The early part of the year is negatively influenced by the fact that we are carrying higher cost inventory that we built from Q4, where we showed that inflation was 3% by carrying into the early part of the year. We have great line of sight relative to this area of the P&L, where 50% to 75% covered. We are fully covered for the first half. The only thing that really remains uncovered is some of the tradable brains in the back half, so I feel very comfortable with that estimate.

To answer your last question, the droughts in California had very little effect on this portfolio. Tomatoes and garlic were the largest items that we procured from California, and those are insignificant portion of our spend.

Jonathan Feeney - Janney Capital Markets

Thanks. Just one other question if I could. Could you talk about the level of marketing investment you are budgeting for the context of guidance right now and how that splits between new leadership and the Foundation Brands?

Bob Gamgort

Sure. We haven't talked about specific number. There are older numbers that we talked about here had a significant increase in our marketing budget. In addition to spending more on our Leadership Brands, we also have the addition of Wish-Bone as we talked about during the time of the Wish-Bone acquisition. Our plan was to restore marketing to this brand and start driving it as well as the category, so that's all in those numbers for '14, and almost all of our spend by the way is focused on our Leadership Brands.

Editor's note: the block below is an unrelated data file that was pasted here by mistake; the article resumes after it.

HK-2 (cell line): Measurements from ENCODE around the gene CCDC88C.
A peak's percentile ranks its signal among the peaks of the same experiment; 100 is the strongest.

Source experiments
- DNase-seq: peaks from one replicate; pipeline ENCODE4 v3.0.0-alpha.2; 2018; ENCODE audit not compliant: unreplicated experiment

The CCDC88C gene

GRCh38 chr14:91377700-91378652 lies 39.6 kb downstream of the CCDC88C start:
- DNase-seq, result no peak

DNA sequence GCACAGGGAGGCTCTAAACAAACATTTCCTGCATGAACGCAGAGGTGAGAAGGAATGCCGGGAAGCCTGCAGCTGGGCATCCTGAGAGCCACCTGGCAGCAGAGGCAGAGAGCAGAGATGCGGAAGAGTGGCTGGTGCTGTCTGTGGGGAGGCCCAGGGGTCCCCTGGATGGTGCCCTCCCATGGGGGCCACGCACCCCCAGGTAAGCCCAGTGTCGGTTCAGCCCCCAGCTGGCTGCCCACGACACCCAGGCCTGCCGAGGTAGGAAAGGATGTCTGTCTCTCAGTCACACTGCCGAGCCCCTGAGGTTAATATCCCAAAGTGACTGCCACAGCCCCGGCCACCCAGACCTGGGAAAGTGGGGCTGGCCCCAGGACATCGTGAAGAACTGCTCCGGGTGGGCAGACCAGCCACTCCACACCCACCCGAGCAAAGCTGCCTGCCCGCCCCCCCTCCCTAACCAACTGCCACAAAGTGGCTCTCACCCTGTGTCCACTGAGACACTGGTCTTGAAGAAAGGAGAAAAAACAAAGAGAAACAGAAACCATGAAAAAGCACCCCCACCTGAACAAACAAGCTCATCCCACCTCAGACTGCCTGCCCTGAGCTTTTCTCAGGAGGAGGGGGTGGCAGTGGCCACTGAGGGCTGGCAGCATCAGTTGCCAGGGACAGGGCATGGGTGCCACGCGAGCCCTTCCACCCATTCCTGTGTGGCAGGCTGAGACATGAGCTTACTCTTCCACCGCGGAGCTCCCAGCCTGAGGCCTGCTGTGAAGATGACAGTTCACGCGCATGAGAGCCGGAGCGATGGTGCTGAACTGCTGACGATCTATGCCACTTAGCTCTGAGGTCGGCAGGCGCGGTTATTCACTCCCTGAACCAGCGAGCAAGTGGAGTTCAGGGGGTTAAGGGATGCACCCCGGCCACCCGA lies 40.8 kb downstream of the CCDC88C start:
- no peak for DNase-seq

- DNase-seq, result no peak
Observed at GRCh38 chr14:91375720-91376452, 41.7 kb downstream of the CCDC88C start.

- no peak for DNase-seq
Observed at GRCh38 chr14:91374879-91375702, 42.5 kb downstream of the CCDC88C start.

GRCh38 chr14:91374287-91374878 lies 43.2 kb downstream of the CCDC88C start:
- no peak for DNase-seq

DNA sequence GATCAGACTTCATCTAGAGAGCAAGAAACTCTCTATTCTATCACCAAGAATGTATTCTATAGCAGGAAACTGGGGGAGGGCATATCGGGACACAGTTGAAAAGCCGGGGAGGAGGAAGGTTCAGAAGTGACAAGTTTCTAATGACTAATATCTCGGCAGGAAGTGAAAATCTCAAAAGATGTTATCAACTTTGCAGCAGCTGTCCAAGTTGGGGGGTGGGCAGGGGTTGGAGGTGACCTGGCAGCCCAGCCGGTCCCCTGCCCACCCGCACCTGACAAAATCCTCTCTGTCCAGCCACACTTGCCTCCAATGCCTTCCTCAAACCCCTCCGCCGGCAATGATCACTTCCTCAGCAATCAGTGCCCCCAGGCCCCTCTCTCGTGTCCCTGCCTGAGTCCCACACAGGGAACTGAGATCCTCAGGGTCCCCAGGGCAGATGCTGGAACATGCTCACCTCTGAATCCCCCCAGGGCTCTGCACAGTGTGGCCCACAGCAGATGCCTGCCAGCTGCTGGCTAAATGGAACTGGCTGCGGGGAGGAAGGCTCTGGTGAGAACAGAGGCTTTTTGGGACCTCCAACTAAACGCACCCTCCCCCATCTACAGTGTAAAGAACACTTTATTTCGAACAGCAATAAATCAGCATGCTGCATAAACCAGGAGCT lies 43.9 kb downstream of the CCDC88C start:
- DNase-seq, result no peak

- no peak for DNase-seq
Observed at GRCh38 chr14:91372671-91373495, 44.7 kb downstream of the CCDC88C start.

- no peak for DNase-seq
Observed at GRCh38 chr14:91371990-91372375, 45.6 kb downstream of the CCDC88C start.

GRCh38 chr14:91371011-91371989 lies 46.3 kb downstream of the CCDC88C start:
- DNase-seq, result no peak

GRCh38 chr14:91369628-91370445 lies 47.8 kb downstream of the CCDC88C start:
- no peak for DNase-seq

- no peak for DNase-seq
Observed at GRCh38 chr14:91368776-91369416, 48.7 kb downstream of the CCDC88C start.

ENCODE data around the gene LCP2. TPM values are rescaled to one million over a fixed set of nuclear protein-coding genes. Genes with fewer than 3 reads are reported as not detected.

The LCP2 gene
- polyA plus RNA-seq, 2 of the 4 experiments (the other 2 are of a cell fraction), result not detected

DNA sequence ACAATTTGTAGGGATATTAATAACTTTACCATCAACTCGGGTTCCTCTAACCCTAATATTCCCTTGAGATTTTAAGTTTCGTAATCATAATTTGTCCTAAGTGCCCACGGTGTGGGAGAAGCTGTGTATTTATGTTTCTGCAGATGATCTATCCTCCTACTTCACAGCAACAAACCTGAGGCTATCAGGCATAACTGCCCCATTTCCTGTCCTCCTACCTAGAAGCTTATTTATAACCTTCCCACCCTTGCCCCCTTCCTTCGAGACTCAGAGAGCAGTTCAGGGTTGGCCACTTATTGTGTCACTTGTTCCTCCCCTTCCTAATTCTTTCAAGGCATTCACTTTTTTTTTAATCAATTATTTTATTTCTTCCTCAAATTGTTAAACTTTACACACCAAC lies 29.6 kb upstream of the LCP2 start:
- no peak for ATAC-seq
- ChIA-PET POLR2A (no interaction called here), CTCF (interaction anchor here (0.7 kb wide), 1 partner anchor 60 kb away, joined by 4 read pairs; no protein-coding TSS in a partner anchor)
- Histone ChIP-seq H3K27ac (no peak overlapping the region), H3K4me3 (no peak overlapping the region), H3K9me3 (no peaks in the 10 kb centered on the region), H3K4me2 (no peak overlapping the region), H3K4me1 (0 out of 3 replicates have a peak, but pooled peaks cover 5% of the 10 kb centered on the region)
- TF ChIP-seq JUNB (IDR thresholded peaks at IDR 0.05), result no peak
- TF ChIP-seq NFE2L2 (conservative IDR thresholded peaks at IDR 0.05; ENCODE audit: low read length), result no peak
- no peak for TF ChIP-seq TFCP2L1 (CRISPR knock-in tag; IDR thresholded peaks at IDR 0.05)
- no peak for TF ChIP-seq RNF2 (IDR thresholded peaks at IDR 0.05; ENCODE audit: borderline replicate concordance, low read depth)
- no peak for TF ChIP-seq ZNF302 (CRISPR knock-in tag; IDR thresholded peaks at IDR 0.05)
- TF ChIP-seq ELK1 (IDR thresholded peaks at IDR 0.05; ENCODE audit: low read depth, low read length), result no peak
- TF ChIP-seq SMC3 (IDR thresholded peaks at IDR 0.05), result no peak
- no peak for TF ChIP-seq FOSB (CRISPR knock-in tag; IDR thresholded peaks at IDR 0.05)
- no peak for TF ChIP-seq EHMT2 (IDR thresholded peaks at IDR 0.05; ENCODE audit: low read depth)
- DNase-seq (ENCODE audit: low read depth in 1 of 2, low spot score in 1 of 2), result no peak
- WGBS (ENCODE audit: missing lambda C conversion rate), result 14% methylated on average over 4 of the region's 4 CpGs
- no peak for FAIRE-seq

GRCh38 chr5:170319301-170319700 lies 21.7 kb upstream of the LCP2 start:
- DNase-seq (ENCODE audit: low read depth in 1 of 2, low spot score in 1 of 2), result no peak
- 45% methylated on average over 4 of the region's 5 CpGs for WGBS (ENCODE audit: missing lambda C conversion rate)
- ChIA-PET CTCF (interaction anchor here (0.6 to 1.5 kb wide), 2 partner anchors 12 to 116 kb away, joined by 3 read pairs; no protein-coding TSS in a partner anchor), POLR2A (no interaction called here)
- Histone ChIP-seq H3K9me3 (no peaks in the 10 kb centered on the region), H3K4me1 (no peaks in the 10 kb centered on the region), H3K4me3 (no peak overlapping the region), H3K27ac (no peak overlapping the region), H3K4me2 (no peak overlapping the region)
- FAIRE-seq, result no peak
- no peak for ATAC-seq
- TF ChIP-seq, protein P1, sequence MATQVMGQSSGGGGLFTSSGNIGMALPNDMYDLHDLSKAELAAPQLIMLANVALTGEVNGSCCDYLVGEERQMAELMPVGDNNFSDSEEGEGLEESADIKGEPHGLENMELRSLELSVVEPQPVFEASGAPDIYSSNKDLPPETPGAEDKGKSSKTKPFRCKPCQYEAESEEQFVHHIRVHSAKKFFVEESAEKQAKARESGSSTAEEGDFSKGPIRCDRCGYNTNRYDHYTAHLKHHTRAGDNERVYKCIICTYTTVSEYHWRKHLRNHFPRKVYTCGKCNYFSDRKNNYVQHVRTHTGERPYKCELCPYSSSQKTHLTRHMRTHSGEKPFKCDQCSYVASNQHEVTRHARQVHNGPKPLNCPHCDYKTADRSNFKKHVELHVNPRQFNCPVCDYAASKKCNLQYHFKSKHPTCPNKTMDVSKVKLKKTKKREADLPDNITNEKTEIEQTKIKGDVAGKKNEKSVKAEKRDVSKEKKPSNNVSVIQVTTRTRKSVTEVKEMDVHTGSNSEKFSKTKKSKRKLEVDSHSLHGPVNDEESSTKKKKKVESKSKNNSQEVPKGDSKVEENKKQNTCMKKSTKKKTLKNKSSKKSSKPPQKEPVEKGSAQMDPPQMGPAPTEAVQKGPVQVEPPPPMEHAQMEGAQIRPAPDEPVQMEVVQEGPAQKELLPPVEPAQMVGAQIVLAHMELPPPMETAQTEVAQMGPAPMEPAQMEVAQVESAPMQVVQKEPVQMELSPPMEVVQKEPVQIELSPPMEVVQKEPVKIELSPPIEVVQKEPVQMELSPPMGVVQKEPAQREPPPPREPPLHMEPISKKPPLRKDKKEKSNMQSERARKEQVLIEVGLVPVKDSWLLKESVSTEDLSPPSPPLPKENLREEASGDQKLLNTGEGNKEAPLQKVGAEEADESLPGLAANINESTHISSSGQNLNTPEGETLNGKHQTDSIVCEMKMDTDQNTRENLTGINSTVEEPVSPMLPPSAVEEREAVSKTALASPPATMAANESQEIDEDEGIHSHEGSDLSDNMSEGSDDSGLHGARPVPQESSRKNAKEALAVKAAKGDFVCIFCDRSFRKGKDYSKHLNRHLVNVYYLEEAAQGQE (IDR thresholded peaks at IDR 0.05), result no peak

Jonathan Feeney - Janney Capital Markets

Good to know. Thank you very much.

Bob Gamgort

Thank you.

Thank you. Our next question or comment comes from the line of Brian Hunt from Wells Fargo. Your line is open.

Brian Hunt - Wells Fargo

Great. Thanks for your time. I was wondering if you could talk a little a about your product portfolio and how it relates to the decline in snap payments. What exactly is your anticipation of your customer mix the potential impact on the reduced SNAP payments on your sales in 2014?

Bob Gamgort

Sure. I mean, as the reduction in SNAP really cuts across the entire food industry. I think the best estimate that we have seen is that it takes about 1% of sales out, so which add that to the list of many things that are holding down growth in the food industry which is why we have been able to build or we needed to build a model that could do well despite the top line growth and also focus on continuing to build share.